Gasoline tax hike loses some steam
A split in support by the business community has clouded prospects for a proposed local-option gasoline tax Â of about 10 cents a gallon initially Â pushed by counties and cities to help pay for local roads.
Meanwhile, legislative leaders signaled that beyond the local-option tax they do not expect to consider seriously any other tax hikes for state highways and mass transit next year an election year for most legislators. They say another year is needed to figure how to best fund transportation needs.
Chambers of commerce have been leading a drive for higher taxes to fund an estimated $11 billion over 30 years for high-priority projects identified in the state's unified transportation plan. Counties and cities last month proposed a 3 percent tax on gasoline to fund their local share of that work.
But the Transportation Interim Committee learned Wednesday that the local-option tax is opposed by a new coalition of the food industry, manufacturers, miners, gasoline retailers, retail merchants, beer wholesalers and truckers.
"We are aware that it's often been represented that business in its entirety have been supportive" of transportation tax increases, but "that's not entirely accurate," Todd Bingham, president of the Utah Manufacturers Association, said on behalf of the new coalition opposing the local-option tax.
He said the coalition collectively represents "more than 4,500 businesses, nearly 400,000 jobs in the state of Utah and about $35 billion in economic output."
It opposes the local-option tax in part because it could lead to different tax rates around the state, said Dave Davis, president of the Utah Food Industry Association/Utah Retail Merchants Association. "This adds complexity."
Davis said the group figures the local-option tax would raise the state's 24.5-cents-a-gallon gasoline tax, which has not been raised since 1997. "You're handing it all over to the locals," he told state legislators, saying it complicates fixing statewide needs.
The group worries local governments could use it as a sort of windfall, using gas tax for roads but not lowering other general taxes they have used for local roads and might shift them instead to other services.
Also, Davis said the local option tax is designed essentially to be indexed, or go up automatically with the price of gasoline. "We think that puts tax policy on auto pilot," he said.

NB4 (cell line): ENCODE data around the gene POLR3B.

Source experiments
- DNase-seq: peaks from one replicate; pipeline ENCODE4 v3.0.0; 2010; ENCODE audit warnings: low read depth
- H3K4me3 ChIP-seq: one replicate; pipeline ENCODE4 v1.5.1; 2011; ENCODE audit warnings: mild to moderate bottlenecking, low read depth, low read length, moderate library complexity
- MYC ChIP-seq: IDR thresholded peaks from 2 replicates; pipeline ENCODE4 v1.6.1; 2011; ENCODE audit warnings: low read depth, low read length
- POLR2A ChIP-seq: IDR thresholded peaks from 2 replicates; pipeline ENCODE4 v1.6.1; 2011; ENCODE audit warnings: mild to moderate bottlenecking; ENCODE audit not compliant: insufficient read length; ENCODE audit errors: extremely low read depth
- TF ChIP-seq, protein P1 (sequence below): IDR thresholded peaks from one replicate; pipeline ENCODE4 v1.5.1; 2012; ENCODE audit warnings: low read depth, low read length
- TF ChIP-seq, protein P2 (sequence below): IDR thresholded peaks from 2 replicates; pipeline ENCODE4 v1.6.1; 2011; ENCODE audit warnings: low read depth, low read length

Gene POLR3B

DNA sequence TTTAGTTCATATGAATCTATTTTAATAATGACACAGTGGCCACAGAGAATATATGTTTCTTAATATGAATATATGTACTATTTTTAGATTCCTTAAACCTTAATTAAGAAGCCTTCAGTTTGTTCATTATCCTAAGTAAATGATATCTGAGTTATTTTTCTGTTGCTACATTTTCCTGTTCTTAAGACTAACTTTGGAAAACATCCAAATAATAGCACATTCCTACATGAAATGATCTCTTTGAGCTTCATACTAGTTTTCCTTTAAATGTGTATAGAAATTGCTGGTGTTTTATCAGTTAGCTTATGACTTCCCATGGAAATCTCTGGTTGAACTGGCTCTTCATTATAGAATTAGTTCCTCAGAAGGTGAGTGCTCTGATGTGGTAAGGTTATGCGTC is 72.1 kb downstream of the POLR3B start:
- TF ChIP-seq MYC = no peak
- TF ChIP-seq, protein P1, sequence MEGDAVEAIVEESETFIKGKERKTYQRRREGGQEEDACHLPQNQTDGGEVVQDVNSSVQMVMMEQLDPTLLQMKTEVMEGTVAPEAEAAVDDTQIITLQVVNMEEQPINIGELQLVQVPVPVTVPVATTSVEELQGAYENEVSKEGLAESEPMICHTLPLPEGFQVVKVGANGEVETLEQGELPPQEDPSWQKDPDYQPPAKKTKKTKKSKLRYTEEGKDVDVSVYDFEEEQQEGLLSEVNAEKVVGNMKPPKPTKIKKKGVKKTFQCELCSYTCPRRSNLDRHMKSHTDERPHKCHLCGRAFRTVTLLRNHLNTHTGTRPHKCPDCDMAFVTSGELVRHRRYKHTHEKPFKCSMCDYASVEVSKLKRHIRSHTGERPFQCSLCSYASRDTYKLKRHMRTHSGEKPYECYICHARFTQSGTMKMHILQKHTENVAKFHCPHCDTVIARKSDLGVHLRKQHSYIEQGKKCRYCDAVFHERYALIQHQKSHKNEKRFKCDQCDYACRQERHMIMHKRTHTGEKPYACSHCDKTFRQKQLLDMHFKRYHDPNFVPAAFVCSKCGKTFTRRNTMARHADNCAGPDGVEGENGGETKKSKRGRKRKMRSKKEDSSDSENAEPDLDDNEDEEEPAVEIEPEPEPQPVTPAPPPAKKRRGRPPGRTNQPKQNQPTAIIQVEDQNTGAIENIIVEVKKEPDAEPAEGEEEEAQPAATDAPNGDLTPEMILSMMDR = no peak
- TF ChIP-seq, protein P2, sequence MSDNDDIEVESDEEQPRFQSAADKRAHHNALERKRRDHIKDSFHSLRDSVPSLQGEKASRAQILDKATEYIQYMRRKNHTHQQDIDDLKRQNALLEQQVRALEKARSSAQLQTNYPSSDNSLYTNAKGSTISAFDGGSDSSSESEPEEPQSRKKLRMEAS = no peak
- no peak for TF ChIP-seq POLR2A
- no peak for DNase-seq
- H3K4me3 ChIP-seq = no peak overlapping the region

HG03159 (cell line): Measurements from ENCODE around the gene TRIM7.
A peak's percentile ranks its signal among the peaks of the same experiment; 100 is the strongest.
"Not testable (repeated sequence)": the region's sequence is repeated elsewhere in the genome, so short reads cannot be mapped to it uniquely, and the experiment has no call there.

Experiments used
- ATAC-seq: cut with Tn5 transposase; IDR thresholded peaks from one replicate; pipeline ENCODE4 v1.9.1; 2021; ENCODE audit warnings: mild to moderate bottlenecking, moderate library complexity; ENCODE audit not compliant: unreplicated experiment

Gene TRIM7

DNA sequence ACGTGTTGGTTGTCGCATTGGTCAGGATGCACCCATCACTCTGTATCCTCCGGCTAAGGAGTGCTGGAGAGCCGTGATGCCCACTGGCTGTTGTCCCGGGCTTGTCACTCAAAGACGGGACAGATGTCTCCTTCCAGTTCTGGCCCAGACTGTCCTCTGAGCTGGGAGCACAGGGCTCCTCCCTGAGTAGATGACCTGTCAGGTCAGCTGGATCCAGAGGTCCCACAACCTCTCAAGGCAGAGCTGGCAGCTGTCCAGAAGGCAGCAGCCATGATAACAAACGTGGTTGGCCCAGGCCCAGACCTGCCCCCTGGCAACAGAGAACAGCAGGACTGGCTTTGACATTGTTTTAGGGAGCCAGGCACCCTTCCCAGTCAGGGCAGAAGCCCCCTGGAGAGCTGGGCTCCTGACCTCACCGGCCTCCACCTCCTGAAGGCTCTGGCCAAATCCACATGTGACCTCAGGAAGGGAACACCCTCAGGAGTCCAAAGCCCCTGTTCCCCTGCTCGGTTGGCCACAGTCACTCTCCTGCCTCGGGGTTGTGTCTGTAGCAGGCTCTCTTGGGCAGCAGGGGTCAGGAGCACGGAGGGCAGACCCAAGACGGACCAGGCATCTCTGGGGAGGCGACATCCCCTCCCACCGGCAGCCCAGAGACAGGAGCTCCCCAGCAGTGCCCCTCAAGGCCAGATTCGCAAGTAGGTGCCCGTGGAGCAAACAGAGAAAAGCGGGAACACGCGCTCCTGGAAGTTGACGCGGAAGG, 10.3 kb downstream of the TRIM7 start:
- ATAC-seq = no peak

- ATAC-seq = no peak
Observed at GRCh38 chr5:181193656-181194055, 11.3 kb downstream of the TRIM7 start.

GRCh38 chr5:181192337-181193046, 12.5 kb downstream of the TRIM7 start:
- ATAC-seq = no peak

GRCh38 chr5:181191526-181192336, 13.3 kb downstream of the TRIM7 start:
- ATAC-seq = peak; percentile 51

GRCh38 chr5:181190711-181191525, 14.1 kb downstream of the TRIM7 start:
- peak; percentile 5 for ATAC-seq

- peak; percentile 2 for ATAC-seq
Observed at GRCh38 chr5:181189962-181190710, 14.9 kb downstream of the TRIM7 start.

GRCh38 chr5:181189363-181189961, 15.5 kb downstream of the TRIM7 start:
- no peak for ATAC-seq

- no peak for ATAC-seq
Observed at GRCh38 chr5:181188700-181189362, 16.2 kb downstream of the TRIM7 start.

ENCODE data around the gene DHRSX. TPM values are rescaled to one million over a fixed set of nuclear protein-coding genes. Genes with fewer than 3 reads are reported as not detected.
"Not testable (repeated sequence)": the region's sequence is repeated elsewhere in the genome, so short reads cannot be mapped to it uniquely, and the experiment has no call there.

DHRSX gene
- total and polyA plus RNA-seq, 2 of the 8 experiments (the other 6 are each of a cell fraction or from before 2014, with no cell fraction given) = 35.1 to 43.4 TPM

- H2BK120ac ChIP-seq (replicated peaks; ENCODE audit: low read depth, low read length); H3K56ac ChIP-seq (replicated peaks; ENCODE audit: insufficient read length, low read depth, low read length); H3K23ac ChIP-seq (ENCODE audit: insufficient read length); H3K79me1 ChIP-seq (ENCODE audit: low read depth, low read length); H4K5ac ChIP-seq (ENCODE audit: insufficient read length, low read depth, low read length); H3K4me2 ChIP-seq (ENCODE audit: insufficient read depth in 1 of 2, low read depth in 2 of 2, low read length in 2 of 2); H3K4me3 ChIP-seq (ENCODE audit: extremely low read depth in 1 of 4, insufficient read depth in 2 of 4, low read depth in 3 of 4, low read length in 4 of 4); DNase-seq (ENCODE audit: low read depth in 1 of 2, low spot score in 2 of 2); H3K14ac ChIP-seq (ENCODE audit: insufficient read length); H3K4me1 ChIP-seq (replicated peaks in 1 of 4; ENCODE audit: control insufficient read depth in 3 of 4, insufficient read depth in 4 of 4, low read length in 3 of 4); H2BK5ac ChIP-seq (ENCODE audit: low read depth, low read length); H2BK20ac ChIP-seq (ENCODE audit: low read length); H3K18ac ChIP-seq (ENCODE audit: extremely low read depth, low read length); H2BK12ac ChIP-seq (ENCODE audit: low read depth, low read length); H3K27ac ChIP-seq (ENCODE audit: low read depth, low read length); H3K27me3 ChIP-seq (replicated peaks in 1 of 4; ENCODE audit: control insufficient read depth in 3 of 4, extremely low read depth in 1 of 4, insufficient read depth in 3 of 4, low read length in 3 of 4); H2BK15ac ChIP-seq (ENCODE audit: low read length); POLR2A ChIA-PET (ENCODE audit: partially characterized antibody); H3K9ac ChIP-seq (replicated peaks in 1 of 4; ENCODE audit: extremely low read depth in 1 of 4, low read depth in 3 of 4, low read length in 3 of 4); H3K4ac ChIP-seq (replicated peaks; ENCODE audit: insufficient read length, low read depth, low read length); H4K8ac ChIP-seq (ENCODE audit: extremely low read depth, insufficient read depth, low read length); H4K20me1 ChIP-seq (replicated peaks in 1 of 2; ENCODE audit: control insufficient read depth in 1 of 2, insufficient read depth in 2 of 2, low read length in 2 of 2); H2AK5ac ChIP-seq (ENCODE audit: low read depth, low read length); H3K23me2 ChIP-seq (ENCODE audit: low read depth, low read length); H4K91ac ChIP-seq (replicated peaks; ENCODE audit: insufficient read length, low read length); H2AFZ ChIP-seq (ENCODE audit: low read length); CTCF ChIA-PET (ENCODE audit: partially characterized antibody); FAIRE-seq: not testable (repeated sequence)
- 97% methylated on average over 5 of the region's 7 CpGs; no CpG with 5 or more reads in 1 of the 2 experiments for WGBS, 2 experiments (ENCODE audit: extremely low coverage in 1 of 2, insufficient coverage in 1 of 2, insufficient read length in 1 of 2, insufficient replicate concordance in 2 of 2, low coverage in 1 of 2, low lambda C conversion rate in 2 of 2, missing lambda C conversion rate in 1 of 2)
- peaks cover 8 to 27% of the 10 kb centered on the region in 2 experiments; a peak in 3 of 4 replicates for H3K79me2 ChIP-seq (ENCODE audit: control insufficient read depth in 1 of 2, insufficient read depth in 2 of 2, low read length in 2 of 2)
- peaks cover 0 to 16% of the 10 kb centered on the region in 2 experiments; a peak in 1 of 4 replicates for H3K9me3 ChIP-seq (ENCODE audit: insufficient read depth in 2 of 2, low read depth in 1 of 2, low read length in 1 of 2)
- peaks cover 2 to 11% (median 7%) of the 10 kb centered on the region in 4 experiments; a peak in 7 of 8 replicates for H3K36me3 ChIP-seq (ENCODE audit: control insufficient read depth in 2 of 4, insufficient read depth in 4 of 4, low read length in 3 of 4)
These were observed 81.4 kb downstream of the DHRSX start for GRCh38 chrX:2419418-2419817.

But Sen. Kevin Van Tassell, R-Vernal, Senate chairman of the committee, said the gasoline tax loses value every year, because cars get better mileage and pay less per mile Â and the flat rate also loses value to inflation.
Davis conceded there's an argument to be made for boosting the tax.
"Is 17 years too long to wait [to raise taxes]? Yes it is, no question," Davis said, adding the coalition would support increases that are uniform, simple and allow competitive rates with neighboring states.
Meanwhile, the committee also heard Rep. Jim Nielson, R-Bountiful, explain a bill he is sponsoring that separately would raise gasoline taxes statewide by 1.5 cents a year for five years, for 7.5 cents total. It would split that money between state and local governments unless the local-option tax also passes, which would trigger provisions to give all the increases in Nielson's bill to the state.
Nielson said his bill would not solve all the state's problems but is affordable "and it's a start."
Rep. Johnny Anderson, R-Taylorsville, House chairman of the committee, said legislative leaders want the committee to take another year to figure out how to fund state transportation needs Â and focus now on identifying what those needs are.
Van Tassell, though, said the time for delay is running out.
"We will not kick this can down the road for very far," he said. "Within the next year or so, we're going to have something. And nobody's going to like it, including me because I drive a lot."